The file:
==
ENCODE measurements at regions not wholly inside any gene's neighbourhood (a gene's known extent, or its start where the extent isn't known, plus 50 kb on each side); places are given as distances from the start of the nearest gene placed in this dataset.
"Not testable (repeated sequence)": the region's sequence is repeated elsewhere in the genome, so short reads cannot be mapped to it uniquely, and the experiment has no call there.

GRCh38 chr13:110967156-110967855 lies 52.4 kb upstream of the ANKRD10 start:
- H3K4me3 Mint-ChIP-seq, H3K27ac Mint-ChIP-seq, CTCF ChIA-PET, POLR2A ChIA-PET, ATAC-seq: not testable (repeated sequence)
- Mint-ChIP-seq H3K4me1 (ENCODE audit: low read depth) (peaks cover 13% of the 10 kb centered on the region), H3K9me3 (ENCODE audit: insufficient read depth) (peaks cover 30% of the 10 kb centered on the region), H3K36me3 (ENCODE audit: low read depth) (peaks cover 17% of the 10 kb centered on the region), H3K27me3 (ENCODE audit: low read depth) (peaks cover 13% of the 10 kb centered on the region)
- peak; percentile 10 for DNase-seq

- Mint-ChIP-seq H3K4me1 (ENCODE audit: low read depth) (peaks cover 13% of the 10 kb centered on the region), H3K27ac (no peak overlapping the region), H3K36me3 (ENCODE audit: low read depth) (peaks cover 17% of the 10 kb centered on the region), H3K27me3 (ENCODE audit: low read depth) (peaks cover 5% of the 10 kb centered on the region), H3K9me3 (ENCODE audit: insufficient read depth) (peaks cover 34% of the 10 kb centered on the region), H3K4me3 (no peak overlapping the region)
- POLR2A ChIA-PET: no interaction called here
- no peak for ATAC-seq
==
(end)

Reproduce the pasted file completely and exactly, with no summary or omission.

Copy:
ENCODE measurements at regions not wholly inside any gene's neighbourhood (a gene's known extent, or its start where the extent isn't known, plus 50 kb on each side); places are given as distances from the start of the nearest gene placed in this dataset.
"Not testable (repeated sequence)": the region's sequence is repeated elsewhere in the genome, so short reads cannot be mapped to it uniquely, and the experiment has no call there.

GRCh38 chr13:110967156-110967855 lies 52.4 kb upstream of the ANKRD10 start:
- H3K4me3 Mint-ChIP-seq, H3K27ac Mint-ChIP-seq, CTCF ChIA-PET, POLR2A ChIA-PET, ATAC-seq: not testable (repeated sequence)
- Mint-ChIP-seq H3K4me1 (ENCODE audit: low read depth) (peaks cover 13% of the 10 kb centered on the region), H3K9me3 (ENCODE audit: insufficient read depth) (peaks cover 30% of the 10 kb centered on the region), H3K36me3 (ENCODE audit: low read depth) (peaks cover 17% of the 10 kb centered on the region), H3K27me3 (ENCODE audit: low read depth) (peaks cover 13% of the 10 kb centered on the region)
- peak; percentile 10 for DNase-seq

- Mint-ChIP-seq H3K4me1 (ENCODE audit: low read depth) (peaks cover 13% of the 10 kb centered on the region), H3K27ac (no peak overlapping the region), H3K36me3 (ENCODE audit: low read depth) (peaks cover 17% of the 10 kb centered on the region), H3K27me3 (ENCODE audit: low read depth) (peaks cover 5% of the 10 kb centered on the region), H3K9me3 (ENCODE audit: insufficient read depth) (peaks cover 34% of the 10 kb centered on the region), H3K4me3 (no peak overlapping the region)
- POLR2A ChIA-PET: no interaction called here
- no peak for ATAC-seq